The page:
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There is an interest post in the forum of a guy who had an accident and described his subsequent nightmare experience dealing with a lying at fault party, insurance companies, attorneys, trial, etc. If you have ever been in an accident, there is a good chance you probably either had the "at fault" party create a story to point you at fault or you did that to someone else. I was in a situation where a driver hit my car (not bike) because they ran a light that wasn't working due to a bad rain storm. However, they simply reversed what happened and said that I was the one who failed to stop at the intersection and therefore ran the light. Pretty convenient. The physical evidence however supports my story and not theirs and this situation "should" work out fine in my favor. However, with motorcycles and so much at stake in the case of an accident, I am starting to weigh the benefit of using my GoPro during every ride to document what happens in the event of an accident.

Anyone actually do this for the sole purpose of documenting their rides in the event of an accident?
 

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Street8 I had the exact same thought. Better insurance than your insurance. Not sure if it is worth the hassle though.

I guess be aware that if law enforcement comes into the scene you need to tell them that you are recording - something about outdated "wire tapping" laws? Saw something about that with the cyclist that got a gun pulled on him by a plain clothes cop?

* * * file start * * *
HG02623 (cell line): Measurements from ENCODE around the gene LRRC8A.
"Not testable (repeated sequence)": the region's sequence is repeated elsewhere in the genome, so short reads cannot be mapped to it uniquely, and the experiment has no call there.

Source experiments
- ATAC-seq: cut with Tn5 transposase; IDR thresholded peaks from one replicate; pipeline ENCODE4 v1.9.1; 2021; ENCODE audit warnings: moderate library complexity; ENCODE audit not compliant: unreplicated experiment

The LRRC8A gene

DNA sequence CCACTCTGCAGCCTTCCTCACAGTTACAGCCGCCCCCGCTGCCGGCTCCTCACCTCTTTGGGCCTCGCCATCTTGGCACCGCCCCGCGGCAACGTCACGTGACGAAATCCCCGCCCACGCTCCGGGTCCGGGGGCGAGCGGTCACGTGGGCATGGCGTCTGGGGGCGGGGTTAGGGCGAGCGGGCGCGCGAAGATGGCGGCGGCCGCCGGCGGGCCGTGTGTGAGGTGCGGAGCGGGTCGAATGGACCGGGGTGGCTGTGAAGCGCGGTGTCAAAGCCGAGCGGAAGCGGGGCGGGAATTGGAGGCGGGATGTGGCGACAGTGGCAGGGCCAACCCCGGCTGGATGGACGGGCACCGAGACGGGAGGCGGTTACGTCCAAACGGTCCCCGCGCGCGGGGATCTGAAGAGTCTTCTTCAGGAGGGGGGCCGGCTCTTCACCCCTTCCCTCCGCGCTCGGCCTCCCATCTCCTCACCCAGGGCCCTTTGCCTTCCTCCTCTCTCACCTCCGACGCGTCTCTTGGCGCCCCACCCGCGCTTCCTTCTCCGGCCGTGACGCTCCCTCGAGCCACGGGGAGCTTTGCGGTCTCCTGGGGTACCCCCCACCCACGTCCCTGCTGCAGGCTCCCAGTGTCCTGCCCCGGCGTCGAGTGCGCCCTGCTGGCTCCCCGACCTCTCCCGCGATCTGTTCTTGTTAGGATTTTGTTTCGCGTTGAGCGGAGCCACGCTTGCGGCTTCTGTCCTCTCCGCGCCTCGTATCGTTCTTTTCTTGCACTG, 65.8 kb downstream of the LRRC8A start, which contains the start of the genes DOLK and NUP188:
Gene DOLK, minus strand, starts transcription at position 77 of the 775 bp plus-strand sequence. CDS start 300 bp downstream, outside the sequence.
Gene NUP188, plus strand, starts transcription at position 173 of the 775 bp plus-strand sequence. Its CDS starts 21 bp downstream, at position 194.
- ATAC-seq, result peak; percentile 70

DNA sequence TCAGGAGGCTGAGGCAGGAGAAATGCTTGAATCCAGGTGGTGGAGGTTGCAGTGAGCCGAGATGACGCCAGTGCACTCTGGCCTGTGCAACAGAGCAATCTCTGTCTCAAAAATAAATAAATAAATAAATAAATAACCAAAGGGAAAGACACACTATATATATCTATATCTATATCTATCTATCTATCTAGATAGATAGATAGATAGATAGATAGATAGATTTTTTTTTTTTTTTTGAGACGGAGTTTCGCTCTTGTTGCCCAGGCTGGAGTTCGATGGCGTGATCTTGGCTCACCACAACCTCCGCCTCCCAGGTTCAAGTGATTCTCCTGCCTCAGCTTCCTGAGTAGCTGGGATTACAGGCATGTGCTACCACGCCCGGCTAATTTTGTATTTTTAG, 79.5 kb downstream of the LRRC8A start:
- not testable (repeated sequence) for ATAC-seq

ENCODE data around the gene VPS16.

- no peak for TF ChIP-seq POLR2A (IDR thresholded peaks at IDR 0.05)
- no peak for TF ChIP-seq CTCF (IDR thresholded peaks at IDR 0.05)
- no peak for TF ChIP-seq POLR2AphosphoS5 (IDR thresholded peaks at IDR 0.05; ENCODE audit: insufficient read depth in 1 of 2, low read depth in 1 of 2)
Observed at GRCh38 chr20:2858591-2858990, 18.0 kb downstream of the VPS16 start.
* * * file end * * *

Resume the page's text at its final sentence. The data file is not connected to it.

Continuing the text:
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I rock the gopro in case of accidents..... Then I get to laugh at myself. :D
 

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Street8 I had the exact same thought. Better insurance than your insurance. Not sure if it is worth the hassle though.

I guess be aware that if law enforcement comes into the scene you need to tell them that you are recording - something about outdated "wire tapping" laws? Saw something about that with the cyclist that got a gun pulled on him by a plain clothes cop?
Well, I do believe that you're allowed to record a officer in uniform, on or off public land anytime you want. you do not have to tell them anything, some states tho, do not allow anything "obstructing" your helmet or sticking off of it. so keep the cameras off the helmets. Chest works, and gives a better view of things. and actually I know for a fact, wire tapping laws are only for Audio. Because "filming" is just a bunch of pictures to make a moving image, it has nothing to do with wire tapping laws, you can record something with video in private, as long as it doesn't have audio. otherwise you have the let the person know their being recorded.